Fresh Breath In Kaua’i
by Janet Miller
Traditions, rituals, ancient Hawaiian customs. Understanding them is so very important if you want to be respected in the islands.
One very spiritual custom is called sharing “ha”. The “ha” is the Hawaiian word for one’s breath. It is believed that one’s spirit, one’s very essence of life is in the breath. To “share ha” with someone is a beautiful and uniting thing to be part of, or even to witness.
The ritual of sharing “ha” is not done as commonly as it was in generations past, so when two island people partake of the ceremony, it is quite meaningful.
To share “ha,” two people, most often men, come together, face to face. They bow their heads and press their foreheads together. The basic effort is to press the bridge of their noses together as they breathe, and intermingle their breaths, i.e. their spirits.
It is a life-affirming gesture, as there is no life where there is no breath.
When an ali’i or chief of a tribe would be on his deathbed, he would “ha” with his successor to pass on his wisdom, spirituality, and life.
I am a haole. That is a name that is given to anyone who is not from the Polynesian islands. It has a wide range of variation depending on who you ask. It could simply mean a Caucasian, or a westerner. Or, if you are a caucasian and you have done something offensive, it could be a derogatory label.
If a Hawaiian desires to share “ha” with a haole, it is an honor, privilege and blessing which is to be cherished by that white person.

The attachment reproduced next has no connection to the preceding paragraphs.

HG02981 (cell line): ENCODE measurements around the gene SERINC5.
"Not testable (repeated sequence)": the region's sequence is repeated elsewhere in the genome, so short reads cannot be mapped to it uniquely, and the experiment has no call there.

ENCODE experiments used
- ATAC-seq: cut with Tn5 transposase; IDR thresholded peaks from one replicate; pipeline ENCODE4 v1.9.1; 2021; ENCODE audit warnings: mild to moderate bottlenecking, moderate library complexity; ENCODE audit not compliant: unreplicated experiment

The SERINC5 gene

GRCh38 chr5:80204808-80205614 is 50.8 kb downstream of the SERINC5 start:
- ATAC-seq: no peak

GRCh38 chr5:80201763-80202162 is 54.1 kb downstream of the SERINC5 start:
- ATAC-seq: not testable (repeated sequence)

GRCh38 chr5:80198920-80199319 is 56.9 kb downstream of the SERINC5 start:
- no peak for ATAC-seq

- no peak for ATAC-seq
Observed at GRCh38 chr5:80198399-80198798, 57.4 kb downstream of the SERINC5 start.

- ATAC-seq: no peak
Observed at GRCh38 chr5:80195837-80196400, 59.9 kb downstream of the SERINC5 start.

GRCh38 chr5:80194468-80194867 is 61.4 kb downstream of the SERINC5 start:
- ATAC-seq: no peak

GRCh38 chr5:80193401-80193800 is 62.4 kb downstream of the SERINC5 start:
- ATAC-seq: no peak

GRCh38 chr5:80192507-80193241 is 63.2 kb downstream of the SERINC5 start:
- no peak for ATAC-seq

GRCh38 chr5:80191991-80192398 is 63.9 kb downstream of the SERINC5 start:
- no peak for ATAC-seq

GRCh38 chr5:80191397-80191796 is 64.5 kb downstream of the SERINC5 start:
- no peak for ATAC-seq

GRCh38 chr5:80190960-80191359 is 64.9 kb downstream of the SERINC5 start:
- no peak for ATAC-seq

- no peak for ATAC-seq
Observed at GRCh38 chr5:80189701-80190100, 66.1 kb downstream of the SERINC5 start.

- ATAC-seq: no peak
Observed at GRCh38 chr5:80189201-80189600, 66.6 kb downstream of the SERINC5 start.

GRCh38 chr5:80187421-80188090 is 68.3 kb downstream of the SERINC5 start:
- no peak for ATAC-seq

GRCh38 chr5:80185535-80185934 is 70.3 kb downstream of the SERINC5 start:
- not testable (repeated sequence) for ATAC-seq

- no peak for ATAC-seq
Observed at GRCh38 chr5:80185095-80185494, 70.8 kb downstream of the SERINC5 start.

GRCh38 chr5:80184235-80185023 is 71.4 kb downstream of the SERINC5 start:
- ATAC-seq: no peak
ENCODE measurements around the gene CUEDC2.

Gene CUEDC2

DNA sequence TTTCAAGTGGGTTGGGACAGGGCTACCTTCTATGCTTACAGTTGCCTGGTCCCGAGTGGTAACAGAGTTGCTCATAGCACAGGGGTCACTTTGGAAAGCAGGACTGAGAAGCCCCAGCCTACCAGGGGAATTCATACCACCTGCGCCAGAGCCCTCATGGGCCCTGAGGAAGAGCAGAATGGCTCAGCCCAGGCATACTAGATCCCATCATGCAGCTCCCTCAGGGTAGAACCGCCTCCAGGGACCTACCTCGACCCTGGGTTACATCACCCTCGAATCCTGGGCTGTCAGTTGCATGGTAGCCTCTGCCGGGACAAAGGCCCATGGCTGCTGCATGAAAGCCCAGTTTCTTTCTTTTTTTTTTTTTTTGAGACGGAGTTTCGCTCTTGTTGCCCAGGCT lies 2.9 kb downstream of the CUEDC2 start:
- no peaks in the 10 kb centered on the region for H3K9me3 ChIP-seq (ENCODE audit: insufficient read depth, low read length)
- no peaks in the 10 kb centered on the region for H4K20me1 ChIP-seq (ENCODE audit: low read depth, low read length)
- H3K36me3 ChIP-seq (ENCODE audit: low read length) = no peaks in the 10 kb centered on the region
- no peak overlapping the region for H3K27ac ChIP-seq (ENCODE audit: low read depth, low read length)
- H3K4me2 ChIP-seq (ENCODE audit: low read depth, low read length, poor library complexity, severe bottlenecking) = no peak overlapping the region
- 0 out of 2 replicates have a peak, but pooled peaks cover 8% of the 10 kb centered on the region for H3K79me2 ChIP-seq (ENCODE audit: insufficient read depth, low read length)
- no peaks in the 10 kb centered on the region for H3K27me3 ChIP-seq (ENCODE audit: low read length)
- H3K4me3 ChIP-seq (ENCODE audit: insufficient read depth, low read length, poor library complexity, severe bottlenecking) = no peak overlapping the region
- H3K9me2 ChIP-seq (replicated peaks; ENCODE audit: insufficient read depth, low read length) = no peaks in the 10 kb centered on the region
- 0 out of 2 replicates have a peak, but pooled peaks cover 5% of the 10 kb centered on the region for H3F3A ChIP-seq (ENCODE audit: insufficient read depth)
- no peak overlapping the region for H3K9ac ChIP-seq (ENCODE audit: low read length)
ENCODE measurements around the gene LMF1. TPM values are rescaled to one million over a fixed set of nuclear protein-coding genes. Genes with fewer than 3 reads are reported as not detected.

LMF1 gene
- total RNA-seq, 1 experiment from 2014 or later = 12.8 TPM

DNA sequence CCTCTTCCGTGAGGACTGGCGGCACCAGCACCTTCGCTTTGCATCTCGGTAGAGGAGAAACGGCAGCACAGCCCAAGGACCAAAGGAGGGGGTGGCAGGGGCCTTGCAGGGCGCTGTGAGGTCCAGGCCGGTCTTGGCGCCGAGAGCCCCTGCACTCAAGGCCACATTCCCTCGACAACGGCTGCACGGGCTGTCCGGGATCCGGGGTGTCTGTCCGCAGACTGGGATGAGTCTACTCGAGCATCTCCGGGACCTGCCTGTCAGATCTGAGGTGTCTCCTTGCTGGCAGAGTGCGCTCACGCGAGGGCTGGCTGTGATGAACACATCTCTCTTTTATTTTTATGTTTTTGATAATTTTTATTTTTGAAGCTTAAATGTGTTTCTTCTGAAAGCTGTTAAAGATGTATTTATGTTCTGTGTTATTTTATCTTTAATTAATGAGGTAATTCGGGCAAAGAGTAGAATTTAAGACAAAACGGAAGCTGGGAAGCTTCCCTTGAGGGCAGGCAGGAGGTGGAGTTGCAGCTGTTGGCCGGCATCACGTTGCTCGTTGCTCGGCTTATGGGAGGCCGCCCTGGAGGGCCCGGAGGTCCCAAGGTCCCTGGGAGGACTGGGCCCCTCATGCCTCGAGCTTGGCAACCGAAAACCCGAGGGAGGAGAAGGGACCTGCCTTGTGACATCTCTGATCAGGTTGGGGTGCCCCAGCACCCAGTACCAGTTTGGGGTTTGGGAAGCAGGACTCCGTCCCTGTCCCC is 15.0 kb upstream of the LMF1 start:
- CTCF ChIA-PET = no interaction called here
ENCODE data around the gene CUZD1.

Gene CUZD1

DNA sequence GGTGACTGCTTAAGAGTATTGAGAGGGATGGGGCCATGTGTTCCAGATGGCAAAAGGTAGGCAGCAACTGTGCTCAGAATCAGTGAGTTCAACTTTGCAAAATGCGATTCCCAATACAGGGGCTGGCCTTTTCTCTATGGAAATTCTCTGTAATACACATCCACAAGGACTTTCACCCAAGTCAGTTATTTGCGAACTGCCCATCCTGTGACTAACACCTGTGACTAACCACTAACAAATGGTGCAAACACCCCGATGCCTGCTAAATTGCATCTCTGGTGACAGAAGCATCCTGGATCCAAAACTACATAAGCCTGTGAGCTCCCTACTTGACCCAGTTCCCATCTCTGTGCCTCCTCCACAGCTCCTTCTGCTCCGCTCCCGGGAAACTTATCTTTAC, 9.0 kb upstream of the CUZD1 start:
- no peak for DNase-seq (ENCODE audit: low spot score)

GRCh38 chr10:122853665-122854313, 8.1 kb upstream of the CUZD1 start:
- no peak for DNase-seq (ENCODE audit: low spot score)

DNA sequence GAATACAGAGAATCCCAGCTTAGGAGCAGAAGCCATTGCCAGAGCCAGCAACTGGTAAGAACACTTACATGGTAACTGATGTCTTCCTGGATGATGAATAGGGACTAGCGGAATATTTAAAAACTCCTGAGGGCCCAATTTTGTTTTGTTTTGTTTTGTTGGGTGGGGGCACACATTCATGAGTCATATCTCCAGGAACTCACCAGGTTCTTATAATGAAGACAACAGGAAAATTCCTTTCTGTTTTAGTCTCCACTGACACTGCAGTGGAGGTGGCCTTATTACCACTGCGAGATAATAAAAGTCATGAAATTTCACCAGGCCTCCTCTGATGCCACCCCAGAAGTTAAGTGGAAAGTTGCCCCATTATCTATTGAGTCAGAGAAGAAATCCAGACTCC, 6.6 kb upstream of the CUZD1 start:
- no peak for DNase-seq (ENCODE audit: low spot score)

The term haole comes from the Hawaiian word “ha,” meaning breath, and the Hawaiian word “a’ole,” which means “no”. When the white man first came to the islands, the Hawaiians, being the loving, sharing, spiritual people that they are, wanted to share “ha” with these visitors.
Well… these malahini — newcomers — valued their personal space and were not receptive to this ritual. So the Hawaiian said, “Hrmmmph! The white man has no spirit — no breath.” So the two Hawaiian words were joined as haole.
The first time I witnessed this beautiful, mini ceremony of two men sharing “ha”, was at my church.
There is a segment of every church service where the congregants are invited to greet each other in love. I have come to understand and even cherish this time of hugging and cheek kissing. Everyone moves about the sanctuary making sure to give greetings to all. As I circulated, not wanting to miss any of my brothers or sisters in the church family, I noticed a father and son facing each other, sharing “ha.”
For them, it lasted about 10 seconds. The memory of that scene will last for the rest of my life.
Janet Miller has a desire to eventually touch every life on Kaua’i in a positive way. Read her columns online at forkauaionline.com on the seventh day of every month.